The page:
Scenarios are a common method used to capture broader developments and changes (Elsawah et al. 2020). Projections of future risks and vulnerability using emissions scenarios (Representative Concentration Pathways, i.e. RCPs; van Vuuren et al. 2011) and socio-economic scenarios (Shared Socioeconomic Pathways, i.e. SSPs; O’Neill et al. 2013) have become common during the past decade (O’Neill et al. 2020). SSP storylines have enabled the development of national-scale quantitative projections for the population structure, education level, urbanization, and GDP up to 2100 (KC and Lutz 2017; Jiang and O’Neill 2017; Dellink et al. 2017). These data make it possible to quantitatively project exposure and vulnerability in the assessments of heat risk, and empirical studies have used SSPs to assess heat-related mortality (e.g. Botzen et al. 2020; Chen et al. 2017; Marsha et al. 2016; Mora et al. 2017). For example, Botzen et al. (2020) use SSPs to account for age changes in their demographic projections, and Marsha et al. (2016) use SSPs to explore demographic changes including age group changes, social isolation, and household median income. However, most of the time only a few scenarios are used (Marsha et al. 2016; Anderson et al. 2016). Moreover, the SSPs have been criticized for the poor consideration of the local context since they have been narrated on a global scale (van Ruijven et al. 2013). In response to this, the SSPs have been downscaled to a more local scale (e.g. Absar and Preston 2015; Nilsson et al. 2017), and extended SSPs for Europe (EUSSPs) have been developed (Kok et al. 2018; Rohat et al. 2018). So far, only one study has constructed a heat risk index using these scenarios (Rohat et al. 2019a), and no one has projected a heat risk index over the entire century, although this type of projection has been used to project the impact of global sea level rise (Nauels et al. 2017; Nishiura et al. 2020). Furthermore, the projections of regional SSPs, such as the EUSSPs, have not been compared to global ones in heat risk assessments, and most of the existing studies focus only on a specific period in the future without comparing temporal trends.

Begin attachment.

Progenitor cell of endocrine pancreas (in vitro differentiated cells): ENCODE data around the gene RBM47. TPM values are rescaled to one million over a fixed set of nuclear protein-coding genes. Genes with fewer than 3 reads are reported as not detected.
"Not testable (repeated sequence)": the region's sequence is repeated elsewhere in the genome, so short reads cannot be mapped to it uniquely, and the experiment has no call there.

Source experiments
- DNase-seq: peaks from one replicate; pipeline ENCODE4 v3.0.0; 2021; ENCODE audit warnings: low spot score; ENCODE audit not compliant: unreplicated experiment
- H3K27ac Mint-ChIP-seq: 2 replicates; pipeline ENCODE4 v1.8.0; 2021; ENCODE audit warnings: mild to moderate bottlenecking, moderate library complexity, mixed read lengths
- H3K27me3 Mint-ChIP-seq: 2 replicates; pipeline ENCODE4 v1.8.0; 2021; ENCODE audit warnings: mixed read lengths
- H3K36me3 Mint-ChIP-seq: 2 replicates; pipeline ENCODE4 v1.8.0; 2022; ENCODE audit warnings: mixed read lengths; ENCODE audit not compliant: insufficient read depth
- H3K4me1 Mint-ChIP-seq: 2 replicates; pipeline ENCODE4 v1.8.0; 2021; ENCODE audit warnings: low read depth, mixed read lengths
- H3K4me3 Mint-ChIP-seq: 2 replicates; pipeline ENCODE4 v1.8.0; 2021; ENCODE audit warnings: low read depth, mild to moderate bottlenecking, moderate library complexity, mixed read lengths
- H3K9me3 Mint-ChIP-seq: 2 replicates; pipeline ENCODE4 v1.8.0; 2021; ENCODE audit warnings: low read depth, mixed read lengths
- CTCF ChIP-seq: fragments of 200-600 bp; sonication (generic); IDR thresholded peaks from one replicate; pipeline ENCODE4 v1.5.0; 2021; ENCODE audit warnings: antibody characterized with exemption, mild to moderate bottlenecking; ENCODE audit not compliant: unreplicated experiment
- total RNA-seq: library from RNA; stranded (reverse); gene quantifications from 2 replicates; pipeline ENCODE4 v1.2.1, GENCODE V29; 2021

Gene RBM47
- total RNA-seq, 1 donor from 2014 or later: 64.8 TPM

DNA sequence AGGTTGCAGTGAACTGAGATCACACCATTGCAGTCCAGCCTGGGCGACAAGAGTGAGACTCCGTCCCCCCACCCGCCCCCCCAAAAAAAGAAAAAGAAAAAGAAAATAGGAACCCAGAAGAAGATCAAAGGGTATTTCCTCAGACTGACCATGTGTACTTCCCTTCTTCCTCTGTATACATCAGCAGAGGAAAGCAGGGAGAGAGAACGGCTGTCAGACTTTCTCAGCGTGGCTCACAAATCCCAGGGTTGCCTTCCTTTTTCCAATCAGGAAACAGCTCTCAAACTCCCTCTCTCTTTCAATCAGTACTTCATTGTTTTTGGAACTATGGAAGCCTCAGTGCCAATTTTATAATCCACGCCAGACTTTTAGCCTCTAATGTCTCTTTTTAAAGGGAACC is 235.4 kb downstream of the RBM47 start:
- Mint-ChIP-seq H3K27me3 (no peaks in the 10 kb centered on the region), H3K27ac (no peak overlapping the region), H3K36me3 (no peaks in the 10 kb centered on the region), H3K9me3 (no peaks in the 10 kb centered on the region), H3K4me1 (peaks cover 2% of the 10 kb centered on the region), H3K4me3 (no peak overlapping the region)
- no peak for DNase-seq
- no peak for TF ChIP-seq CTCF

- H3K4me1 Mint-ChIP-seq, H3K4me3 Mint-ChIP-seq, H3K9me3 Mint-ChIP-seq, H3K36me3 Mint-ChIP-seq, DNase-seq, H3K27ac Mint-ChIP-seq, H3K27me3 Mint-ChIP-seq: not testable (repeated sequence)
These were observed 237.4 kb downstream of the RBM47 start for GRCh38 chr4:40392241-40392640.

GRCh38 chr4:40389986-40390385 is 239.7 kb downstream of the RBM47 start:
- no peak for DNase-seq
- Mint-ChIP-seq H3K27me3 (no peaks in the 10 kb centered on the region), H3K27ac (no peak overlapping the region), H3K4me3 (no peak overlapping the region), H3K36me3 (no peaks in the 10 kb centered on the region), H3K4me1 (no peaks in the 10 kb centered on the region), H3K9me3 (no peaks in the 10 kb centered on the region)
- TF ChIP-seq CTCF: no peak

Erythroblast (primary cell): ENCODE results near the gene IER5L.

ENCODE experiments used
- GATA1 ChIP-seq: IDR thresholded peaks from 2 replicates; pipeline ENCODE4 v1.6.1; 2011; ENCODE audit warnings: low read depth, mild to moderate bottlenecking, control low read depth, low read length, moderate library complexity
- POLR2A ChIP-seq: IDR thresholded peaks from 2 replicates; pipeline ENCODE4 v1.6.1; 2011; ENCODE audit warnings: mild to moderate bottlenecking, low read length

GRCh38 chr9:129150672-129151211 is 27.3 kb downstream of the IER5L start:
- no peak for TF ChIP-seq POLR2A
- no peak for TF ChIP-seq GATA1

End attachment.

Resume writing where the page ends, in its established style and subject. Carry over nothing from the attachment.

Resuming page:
We project heat-related risks for Finland by combining all SSPs with three RCPs. Despite its northerly location, there has been a significant level of heat-related mortality and morbidity in Finland (Ruuhela et al. 2018, 2021; Kollanus et al. 2019; Sohail et al. 2020), and the ageing population faces increased vulnerability and heat-related risks (Carter et al. 2016). We develop a methodology to project future vulnerability and risk at the postal code area scale (mean area 112 km2). In contrast to previous empirical heat-related mortality studies (Chen et al. 2017; Botzen et al. 2020; Marsha et al. 2016; Mora et al. 2017), we take an indicator-based approach to future vulnerability and risk. We compare the global SSPs to EUSSPs, which have different spatial and temporal scales. We ask the following questions: (1) what kind of differences are there in heat vulnerability projections with different scenarios, scales, and timespans, and (2) how the use of socio-economic scenarios influences heat risk projections up to 2100?